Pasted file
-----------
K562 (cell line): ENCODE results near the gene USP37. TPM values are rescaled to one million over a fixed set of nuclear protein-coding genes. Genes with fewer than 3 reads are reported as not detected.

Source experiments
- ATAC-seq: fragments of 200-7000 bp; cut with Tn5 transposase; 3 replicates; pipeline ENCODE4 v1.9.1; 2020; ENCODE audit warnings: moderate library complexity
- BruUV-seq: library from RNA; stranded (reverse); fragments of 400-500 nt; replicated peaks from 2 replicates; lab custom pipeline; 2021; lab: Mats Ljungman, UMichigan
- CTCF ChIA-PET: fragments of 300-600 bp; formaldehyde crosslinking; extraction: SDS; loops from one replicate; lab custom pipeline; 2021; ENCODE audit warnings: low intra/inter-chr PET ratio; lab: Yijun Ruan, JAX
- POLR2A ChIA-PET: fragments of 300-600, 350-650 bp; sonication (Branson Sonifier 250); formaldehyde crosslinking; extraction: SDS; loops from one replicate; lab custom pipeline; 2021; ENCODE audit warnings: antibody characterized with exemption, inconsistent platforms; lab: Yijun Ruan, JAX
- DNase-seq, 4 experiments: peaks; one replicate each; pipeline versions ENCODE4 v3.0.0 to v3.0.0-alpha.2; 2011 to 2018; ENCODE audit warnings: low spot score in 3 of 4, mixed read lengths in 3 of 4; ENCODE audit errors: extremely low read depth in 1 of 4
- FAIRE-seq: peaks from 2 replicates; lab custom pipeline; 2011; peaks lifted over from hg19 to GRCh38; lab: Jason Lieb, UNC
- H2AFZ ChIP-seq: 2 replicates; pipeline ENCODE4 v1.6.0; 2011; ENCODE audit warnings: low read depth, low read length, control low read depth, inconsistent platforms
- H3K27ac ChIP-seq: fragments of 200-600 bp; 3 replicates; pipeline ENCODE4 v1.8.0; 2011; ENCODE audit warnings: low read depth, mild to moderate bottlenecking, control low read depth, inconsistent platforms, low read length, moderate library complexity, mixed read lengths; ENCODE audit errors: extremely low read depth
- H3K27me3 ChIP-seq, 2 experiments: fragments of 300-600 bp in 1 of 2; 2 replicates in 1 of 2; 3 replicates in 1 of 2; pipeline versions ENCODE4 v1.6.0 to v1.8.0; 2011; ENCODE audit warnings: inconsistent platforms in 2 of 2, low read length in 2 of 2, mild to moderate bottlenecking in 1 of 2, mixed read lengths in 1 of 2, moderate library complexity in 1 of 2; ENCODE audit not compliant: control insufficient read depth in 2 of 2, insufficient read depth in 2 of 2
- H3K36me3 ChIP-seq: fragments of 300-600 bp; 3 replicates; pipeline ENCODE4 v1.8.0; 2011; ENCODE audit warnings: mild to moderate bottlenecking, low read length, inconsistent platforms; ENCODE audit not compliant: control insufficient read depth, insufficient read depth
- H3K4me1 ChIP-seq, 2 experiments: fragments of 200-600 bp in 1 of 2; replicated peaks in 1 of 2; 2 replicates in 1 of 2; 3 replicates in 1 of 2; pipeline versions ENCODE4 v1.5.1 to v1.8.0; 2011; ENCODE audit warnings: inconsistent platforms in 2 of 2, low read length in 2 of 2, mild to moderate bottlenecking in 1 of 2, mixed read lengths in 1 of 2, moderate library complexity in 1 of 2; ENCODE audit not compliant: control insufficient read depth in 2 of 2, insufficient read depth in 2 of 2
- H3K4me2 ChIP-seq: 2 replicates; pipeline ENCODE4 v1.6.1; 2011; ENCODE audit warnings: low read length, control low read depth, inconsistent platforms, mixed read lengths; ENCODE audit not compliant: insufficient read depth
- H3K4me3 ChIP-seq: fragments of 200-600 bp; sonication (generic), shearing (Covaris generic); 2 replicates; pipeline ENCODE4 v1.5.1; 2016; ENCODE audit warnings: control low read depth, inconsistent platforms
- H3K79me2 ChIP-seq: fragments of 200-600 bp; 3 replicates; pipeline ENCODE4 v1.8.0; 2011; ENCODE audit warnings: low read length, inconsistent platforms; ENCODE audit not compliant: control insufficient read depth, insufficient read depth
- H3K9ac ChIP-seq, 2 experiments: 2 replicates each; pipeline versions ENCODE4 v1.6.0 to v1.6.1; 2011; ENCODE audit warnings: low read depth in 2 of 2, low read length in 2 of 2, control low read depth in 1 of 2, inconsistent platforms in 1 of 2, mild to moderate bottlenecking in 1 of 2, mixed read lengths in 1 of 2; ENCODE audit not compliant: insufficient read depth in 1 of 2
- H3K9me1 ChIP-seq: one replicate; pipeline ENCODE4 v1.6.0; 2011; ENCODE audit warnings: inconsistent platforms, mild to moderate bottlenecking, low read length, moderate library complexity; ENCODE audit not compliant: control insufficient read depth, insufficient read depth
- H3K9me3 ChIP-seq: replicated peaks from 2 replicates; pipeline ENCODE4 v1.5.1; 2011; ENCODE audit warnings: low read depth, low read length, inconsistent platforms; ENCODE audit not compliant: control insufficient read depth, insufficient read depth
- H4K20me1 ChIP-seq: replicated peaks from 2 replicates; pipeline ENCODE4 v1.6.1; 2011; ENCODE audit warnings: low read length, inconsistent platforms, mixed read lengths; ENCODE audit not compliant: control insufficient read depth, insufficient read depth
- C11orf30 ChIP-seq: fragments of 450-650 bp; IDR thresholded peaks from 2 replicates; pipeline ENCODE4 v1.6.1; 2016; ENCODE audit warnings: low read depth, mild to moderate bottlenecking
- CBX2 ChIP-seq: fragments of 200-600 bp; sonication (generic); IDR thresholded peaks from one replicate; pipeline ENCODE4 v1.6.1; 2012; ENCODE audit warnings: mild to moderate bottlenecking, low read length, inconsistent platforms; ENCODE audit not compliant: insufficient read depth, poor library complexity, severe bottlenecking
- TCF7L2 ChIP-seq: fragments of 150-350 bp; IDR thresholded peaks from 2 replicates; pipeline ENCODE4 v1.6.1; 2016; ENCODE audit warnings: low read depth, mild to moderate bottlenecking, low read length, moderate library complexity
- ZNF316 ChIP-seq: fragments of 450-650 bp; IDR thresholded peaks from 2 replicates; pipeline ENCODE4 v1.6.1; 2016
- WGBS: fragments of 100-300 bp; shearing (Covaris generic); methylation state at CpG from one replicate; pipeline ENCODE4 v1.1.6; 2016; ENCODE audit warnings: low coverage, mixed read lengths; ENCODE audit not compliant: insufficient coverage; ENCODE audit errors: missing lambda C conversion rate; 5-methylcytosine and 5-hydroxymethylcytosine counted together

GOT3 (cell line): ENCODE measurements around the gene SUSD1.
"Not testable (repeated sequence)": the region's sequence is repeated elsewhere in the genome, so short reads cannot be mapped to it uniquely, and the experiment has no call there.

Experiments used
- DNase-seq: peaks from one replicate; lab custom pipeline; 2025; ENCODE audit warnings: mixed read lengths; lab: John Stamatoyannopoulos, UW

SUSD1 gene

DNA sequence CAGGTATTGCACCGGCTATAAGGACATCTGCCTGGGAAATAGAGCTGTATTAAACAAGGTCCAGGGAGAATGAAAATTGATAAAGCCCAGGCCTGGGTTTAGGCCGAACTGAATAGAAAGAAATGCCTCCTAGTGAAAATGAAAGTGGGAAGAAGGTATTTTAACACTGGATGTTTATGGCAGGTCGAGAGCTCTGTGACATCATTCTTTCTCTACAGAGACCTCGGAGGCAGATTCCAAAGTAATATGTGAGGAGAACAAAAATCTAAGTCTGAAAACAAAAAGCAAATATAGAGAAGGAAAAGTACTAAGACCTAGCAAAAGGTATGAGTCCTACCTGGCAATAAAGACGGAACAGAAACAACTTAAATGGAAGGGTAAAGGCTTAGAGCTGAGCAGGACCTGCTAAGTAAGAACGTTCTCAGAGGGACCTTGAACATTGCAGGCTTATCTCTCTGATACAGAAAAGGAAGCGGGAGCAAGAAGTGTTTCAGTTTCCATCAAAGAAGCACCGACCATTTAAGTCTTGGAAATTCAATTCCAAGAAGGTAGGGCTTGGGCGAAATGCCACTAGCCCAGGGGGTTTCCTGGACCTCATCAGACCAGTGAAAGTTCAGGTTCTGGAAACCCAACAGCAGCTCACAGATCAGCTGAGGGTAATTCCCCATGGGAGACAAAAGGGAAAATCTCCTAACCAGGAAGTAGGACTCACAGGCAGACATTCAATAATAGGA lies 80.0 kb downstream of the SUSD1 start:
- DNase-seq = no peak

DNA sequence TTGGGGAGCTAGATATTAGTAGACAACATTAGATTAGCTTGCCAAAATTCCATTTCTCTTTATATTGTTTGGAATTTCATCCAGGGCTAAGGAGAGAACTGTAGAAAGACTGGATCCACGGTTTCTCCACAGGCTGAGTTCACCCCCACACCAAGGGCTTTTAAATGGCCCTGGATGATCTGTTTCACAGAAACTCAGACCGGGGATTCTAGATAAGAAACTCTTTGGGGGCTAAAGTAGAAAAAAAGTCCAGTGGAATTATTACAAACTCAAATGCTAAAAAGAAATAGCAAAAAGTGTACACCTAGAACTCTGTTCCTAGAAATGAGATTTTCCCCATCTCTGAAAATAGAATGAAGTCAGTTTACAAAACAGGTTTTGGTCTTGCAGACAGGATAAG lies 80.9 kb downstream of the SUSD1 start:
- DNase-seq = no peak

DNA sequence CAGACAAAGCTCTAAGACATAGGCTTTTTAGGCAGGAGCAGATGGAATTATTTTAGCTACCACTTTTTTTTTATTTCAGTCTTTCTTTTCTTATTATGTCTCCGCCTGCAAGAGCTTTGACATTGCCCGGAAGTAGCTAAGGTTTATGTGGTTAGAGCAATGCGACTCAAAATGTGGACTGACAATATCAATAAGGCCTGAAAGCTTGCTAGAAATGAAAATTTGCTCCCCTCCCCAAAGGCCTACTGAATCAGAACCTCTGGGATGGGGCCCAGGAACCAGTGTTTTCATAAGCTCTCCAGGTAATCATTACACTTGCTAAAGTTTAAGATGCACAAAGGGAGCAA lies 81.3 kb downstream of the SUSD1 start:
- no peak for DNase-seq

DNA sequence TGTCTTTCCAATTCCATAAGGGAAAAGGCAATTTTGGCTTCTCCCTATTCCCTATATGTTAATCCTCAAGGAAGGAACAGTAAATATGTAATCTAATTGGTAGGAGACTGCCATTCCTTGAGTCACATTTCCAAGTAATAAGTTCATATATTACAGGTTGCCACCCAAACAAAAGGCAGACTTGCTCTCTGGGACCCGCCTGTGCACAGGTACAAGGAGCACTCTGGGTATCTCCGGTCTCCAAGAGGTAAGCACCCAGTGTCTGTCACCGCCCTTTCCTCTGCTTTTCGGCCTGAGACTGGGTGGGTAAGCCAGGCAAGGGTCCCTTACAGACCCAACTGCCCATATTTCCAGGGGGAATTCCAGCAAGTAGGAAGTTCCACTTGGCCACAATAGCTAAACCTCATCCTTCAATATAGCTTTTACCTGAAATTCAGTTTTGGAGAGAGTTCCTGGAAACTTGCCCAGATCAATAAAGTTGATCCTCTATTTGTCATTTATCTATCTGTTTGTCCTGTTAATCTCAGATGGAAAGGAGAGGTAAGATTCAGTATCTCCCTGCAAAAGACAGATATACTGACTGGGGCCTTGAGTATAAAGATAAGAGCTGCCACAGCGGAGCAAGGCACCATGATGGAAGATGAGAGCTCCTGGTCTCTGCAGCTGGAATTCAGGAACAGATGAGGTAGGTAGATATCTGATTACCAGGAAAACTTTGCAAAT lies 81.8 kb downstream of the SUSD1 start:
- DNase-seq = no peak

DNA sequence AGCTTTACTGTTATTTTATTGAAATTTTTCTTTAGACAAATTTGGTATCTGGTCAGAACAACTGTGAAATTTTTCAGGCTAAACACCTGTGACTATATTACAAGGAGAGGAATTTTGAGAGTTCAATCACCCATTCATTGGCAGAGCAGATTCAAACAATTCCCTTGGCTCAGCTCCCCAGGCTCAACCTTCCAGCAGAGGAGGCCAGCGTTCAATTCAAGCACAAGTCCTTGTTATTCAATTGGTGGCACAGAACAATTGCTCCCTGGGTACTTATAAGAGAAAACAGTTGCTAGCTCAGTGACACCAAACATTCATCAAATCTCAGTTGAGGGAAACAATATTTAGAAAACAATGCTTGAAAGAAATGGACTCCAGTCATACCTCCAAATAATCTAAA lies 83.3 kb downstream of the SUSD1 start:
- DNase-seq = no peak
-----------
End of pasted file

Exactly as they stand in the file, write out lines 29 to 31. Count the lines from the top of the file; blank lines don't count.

- DNase-seq: peaks from one replicate; lab custom pipeline; 2025; ENCODE audit warnings: mixed read lengths; lab: John Stamatoyannopoulos, UW

SUSD1 gene

DNA sequence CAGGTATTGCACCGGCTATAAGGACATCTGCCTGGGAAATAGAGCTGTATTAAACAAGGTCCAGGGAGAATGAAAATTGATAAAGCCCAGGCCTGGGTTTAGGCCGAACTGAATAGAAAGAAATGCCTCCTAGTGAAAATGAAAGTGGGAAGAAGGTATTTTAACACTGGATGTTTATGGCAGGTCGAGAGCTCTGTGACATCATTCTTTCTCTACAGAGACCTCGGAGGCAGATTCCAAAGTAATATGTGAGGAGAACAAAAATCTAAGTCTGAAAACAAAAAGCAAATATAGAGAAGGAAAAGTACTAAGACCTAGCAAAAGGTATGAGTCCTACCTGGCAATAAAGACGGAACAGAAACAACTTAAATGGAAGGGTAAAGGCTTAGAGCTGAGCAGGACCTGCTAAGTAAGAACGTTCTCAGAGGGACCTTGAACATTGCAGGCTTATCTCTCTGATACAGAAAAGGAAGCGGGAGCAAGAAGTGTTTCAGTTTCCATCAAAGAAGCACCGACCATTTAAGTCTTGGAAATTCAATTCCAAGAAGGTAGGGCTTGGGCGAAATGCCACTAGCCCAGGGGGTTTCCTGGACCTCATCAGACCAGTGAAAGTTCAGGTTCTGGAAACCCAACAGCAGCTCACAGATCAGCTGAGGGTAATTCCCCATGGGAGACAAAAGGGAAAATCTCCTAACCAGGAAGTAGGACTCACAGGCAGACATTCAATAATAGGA lies 80.0 kb downstream of the SUSD1 start: